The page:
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  • Roboadvisors and 401k

    Hello all,

     

    This is my first post and I was just wanting some general advice and questions answered. I work solely as an 1099 physician. I file my taxes as a sole proprietor. I plan to incorporate as a LLC and still file as an S corp either later this year or the beginning of next year. My current portfolio consists of a Individual 401K, Roth 401K, Roth IRA and brokerage account all managed by a financial advisor through TD ameritrade. I also just opened a HSA that i am managing myself. I am considering leaving my personal advisor and going with a roboadvisor. my current financial advisor is charging 1% AUM and is also charging an additional $1500/year for "financial planning". I have been more proactive with my fiscal situation over the last 6-8months and i am wanting to make the jump to do things myself which will (hopefully) save money, help empower myself to have control over my money and life and from what i have read possibly save some money tax-wise with the tax loss harvesting provided by some robo advisors. I have been thinking about using wealthfront vs. betterment but from what i understand they do not manage your 401K? is this correct? if so, could i keep my 401K with  TDA? and what other options would I have? ideally i'd like to have my entire portfolio under one place for the ease of management.  I have also considered using a fee only advisor during tax season to help with filing. i know thats a lot of info, any advice or information would gladly be appreciated.Thank you

  • #2
    feel free to leave the portfolio where it is, but fire the advisor and have either us or the bogleheads forum (https://www.bogleheads.org/forum/viewtopic.php?t=6212) help you out.

    i have never used the roboadvisors so cant comment. i manage everything myself, it takes 10 minutes per year if i really add it up.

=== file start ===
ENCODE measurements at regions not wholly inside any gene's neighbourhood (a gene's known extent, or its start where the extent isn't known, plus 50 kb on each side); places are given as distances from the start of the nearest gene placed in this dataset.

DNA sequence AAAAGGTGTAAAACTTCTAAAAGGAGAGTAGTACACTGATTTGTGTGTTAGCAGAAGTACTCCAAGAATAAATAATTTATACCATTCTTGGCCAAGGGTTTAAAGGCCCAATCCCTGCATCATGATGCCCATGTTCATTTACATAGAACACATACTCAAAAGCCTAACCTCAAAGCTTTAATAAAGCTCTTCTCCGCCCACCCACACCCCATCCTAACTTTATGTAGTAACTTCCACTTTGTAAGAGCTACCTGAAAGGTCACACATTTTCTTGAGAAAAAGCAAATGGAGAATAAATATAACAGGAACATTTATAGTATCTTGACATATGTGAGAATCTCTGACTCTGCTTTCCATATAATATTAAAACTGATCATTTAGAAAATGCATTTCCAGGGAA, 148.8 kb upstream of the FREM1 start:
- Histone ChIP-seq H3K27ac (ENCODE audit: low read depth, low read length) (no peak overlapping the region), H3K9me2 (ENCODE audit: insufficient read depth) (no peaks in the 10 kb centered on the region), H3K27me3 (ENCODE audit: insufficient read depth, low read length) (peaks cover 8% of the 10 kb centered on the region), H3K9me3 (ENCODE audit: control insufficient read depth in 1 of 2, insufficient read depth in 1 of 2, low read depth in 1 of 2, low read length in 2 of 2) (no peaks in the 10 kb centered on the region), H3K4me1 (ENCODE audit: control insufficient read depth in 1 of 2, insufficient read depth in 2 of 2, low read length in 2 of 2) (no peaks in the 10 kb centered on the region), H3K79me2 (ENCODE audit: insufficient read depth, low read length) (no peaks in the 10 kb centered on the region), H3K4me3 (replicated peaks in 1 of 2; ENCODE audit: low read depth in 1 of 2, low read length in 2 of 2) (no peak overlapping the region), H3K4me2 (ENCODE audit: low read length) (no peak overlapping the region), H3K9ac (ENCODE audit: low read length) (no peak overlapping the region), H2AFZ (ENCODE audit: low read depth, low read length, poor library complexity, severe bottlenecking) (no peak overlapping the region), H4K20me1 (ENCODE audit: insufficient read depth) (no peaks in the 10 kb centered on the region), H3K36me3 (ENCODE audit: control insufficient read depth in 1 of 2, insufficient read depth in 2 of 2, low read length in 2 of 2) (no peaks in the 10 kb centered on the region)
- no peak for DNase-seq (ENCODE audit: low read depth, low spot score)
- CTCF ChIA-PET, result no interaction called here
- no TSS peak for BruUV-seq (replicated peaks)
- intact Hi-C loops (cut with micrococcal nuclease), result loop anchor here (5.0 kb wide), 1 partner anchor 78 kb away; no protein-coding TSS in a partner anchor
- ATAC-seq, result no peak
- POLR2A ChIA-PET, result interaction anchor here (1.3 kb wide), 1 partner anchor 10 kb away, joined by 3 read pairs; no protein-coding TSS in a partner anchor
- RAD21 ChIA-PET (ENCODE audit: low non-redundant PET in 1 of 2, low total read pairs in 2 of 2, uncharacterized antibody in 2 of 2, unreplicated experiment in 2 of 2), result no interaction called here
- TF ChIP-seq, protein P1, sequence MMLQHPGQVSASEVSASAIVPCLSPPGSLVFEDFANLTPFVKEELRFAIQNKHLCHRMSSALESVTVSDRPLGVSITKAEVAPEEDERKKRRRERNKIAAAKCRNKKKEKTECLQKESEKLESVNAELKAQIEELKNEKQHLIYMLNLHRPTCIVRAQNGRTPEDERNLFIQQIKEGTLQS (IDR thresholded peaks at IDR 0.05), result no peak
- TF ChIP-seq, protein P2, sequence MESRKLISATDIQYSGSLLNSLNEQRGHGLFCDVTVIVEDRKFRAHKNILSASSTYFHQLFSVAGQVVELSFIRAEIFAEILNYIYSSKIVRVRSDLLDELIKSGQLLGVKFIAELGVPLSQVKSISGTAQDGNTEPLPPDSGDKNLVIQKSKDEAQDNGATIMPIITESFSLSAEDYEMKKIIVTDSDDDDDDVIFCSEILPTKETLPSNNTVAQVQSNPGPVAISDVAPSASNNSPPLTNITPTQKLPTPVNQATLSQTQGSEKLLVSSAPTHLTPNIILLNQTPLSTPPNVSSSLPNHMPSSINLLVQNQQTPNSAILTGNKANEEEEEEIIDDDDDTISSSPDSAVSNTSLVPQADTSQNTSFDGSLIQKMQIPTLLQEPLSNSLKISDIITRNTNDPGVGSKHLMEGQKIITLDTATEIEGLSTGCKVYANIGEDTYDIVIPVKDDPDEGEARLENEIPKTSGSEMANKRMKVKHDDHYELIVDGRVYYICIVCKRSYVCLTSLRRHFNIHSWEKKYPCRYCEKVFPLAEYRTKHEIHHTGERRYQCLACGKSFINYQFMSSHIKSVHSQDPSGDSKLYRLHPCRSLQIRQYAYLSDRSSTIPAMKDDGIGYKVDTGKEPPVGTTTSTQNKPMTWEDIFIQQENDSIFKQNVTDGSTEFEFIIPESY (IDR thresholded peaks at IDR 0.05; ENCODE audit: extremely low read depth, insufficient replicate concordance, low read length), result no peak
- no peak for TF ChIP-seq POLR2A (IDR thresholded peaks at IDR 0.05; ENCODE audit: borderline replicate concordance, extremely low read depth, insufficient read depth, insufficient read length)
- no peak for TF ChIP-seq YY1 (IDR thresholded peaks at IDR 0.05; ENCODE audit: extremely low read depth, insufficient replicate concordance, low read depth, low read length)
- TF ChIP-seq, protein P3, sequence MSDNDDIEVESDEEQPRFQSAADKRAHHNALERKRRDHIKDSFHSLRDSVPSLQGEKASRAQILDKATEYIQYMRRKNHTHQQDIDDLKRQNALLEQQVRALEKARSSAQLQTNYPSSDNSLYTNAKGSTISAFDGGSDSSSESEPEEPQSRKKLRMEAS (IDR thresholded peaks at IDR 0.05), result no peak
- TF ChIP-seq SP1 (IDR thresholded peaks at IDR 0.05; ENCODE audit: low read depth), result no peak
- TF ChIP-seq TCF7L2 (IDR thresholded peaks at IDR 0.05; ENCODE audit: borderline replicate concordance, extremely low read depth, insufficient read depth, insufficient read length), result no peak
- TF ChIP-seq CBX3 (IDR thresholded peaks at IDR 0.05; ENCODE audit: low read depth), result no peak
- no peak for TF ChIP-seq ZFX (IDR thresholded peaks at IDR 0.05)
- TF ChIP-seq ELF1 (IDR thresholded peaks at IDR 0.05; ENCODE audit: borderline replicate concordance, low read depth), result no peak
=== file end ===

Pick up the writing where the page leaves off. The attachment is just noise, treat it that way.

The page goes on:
you definitely are being hosed by those fees and you are getting no return from it.

    Comment


    • #3
      No sure where to start, but I'll try.

      a. Get an ISP: https://www.physicianonfire.com/you-need-an-investor-policy-statement/

      b. If you are going to take responsibility for the management of your investments, fire TD.  Really 1% AUM and $1,500; guessing these 'services' didn't include the above or any useful estate planning documentation.

      c. Both betterment and wealthfront will do asset allocation/tax loss harvesting using ETF's.  Appears both will be able to do a rollover of 401K assets to an IRA. You can ask the companies, but may not be appropriate if you want everything in one place.

      d. Not knowing the assets (mutual funds/stock) you have, risk tolerance, current asset allocation, you can move your retirement assets to Fidelity/Vanguard or other companies without too much of an issue.  Maybe cost prohibitive for an HSA as an individual, usually fairly costly for stuff other than the basics until your are able to build the account up a bit.

      e. For tax planning use a CPA, should need a fee only adviser unless the TD person has done some incredibly foolish things.

      If you put the time in to learn and plan for yourself, it will pay off in many more ways than money alone.

       

      Comment


      • #4
        I don't think there is much advantage of a roboadvisor in a tax deferred account.  Roboadvisors rebalance and tax loss harvests (TLH) automatically.  TLH doesn't do you any good in tax deferred.  Buying a target date fund or life strategy fund would get you to the same place (i.e. automatic rebalancing) with less fees.